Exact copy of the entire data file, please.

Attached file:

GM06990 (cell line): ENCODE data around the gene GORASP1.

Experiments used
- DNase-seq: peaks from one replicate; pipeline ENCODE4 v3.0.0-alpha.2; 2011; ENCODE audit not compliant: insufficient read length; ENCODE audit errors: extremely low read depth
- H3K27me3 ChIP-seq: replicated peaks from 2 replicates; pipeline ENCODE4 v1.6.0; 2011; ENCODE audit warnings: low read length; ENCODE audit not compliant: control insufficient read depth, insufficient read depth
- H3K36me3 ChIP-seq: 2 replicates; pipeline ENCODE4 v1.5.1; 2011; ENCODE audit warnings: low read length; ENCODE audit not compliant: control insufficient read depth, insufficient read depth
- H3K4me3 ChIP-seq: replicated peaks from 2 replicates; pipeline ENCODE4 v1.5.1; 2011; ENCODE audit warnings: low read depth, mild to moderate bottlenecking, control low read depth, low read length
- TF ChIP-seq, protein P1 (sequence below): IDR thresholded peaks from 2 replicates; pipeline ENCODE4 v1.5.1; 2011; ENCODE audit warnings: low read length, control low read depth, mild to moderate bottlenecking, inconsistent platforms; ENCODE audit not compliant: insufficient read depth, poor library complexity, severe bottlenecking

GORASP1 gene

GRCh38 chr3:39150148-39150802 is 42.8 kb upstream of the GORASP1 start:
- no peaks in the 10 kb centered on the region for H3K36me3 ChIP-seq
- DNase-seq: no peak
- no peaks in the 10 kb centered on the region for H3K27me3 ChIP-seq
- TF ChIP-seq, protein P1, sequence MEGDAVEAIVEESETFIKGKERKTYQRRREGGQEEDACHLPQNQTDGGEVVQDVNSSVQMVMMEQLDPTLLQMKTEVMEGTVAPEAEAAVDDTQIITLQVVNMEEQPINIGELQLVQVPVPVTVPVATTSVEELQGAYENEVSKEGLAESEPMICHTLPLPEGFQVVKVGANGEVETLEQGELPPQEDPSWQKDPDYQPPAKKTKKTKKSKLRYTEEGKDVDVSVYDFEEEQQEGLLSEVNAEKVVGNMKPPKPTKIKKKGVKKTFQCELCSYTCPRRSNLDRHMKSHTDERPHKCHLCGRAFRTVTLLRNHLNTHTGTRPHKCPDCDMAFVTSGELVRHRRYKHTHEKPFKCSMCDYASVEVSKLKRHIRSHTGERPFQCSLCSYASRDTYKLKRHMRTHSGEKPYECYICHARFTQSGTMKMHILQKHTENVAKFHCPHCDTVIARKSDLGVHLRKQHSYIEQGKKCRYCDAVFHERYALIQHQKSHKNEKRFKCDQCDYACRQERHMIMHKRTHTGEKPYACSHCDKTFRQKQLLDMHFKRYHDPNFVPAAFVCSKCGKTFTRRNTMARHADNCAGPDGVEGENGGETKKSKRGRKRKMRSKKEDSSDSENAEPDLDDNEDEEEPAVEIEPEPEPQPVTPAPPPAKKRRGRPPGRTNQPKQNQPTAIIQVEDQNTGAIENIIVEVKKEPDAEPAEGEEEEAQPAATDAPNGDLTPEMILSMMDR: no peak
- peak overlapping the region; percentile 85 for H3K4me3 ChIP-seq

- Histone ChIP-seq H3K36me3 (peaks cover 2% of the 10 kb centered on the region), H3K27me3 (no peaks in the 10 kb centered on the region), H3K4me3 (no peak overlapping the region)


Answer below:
GM06990 (cell line): ENCODE data around the gene GORASP1.

Experiments used
- DNase-seq: peaks from one replicate; pipeline ENCODE4 v3.0.0-alpha.2; 2011; ENCODE audit not compliant: insufficient read length; ENCODE audit errors: extremely low read depth
- H3K27me3 ChIP-seq: replicated peaks from 2 replicates; pipeline ENCODE4 v1.6.0; 2011; ENCODE audit warnings: low read length; ENCODE audit not compliant: control insufficient read depth, insufficient read depth
- H3K36me3 ChIP-seq: 2 replicates; pipeline ENCODE4 v1.5.1; 2011; ENCODE audit warnings: low read length; ENCODE audit not compliant: control insufficient read depth, insufficient read depth
- H3K4me3 ChIP-seq: replicated peaks from 2 replicates; pipeline ENCODE4 v1.5.1; 2011; ENCODE audit warnings: low read depth, mild to moderate bottlenecking, control low read depth, low read length
- TF ChIP-seq, protein P1 (sequence below): IDR thresholded peaks from 2 replicates; pipeline ENCODE4 v1.5.1; 2011; ENCODE audit warnings: low read length, control low read depth, mild to moderate bottlenecking, inconsistent platforms; ENCODE audit not compliant: insufficient read depth, poor library complexity, severe bottlenecking

GORASP1 gene

GRCh38 chr3:39150148-39150802 is 42.8 kb upstream of the GORASP1 start:
- no peaks in the 10 kb centered on the region for H3K36me3 ChIP-seq
- DNase-seq: no peak
- no peaks in the 10 kb centered on the region for H3K27me3 ChIP-seq
- TF ChIP-seq, protein P1, sequence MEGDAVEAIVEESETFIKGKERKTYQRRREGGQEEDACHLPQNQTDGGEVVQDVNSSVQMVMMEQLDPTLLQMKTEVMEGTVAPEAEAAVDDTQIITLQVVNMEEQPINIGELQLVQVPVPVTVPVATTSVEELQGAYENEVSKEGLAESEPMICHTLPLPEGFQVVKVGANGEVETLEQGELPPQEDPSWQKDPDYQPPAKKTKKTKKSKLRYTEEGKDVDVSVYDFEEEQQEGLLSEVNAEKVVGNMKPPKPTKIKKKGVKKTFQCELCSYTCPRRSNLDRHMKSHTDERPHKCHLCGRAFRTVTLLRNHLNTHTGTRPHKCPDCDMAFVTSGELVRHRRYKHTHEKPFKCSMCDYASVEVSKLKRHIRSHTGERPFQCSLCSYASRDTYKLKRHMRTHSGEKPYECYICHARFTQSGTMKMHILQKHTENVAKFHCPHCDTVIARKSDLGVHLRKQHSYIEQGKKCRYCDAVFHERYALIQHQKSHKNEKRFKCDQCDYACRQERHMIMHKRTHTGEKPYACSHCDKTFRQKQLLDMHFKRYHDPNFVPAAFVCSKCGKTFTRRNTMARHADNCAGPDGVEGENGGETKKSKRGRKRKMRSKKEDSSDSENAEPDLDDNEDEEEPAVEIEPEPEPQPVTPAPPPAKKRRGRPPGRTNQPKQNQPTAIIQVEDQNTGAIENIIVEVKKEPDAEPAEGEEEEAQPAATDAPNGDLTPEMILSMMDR: no peak
- peak overlapping the region; percentile 85 for H3K4me3 ChIP-seq

- Histone ChIP-seq H3K36me3 (peaks cover 2% of the 10 kb centered on the region), H3K27me3 (no peaks in the 10 kb centered on the region), H3K4me3 (no peak overlapping the region)